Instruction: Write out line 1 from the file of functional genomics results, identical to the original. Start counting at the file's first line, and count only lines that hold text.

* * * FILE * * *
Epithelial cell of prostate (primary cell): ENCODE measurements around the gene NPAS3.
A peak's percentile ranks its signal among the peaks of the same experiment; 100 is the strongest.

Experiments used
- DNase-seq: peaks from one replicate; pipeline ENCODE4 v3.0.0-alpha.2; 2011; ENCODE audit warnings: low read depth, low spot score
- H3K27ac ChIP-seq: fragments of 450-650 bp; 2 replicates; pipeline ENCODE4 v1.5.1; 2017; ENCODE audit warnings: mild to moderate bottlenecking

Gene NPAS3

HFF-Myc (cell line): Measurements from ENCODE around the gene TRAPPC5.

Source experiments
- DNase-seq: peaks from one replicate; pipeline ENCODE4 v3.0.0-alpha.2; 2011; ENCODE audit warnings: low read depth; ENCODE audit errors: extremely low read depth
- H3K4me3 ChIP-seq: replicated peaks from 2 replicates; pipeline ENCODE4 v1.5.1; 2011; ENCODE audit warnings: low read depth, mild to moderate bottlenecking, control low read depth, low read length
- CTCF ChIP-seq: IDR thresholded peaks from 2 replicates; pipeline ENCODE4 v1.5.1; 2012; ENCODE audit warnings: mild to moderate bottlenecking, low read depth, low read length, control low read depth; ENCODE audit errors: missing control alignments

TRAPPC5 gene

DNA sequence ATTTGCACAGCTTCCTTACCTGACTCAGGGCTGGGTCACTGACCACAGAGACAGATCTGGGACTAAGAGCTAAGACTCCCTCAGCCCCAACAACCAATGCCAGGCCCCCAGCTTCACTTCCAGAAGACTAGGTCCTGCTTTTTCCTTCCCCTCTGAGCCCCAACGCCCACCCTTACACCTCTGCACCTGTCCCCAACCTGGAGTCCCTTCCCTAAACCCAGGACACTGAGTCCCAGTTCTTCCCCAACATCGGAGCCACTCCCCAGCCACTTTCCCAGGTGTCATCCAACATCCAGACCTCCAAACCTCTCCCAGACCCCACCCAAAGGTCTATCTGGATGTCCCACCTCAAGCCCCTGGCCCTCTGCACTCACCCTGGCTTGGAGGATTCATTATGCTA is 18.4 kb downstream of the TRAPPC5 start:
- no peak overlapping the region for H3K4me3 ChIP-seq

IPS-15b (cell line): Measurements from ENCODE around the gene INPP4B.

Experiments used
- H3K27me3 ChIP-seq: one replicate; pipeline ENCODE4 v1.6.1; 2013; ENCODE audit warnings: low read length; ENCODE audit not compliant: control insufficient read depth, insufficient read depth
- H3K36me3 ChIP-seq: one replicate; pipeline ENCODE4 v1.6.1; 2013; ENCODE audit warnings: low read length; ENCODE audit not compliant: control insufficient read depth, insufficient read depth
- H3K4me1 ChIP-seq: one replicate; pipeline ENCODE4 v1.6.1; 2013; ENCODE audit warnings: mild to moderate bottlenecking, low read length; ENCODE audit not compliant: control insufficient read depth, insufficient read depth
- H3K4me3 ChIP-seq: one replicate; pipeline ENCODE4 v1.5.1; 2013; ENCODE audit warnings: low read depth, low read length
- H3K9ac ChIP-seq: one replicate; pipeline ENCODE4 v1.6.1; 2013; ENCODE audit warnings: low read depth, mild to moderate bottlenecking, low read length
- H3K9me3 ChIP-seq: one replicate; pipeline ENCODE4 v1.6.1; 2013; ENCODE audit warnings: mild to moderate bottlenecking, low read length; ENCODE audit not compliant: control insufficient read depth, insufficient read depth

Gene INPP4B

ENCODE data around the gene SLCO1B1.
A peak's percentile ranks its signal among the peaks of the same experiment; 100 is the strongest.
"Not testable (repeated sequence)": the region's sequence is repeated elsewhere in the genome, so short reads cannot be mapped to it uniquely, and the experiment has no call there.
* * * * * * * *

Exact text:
Epithelial cell of prostate (primary cell): ENCODE measurements around the gene NPAS3.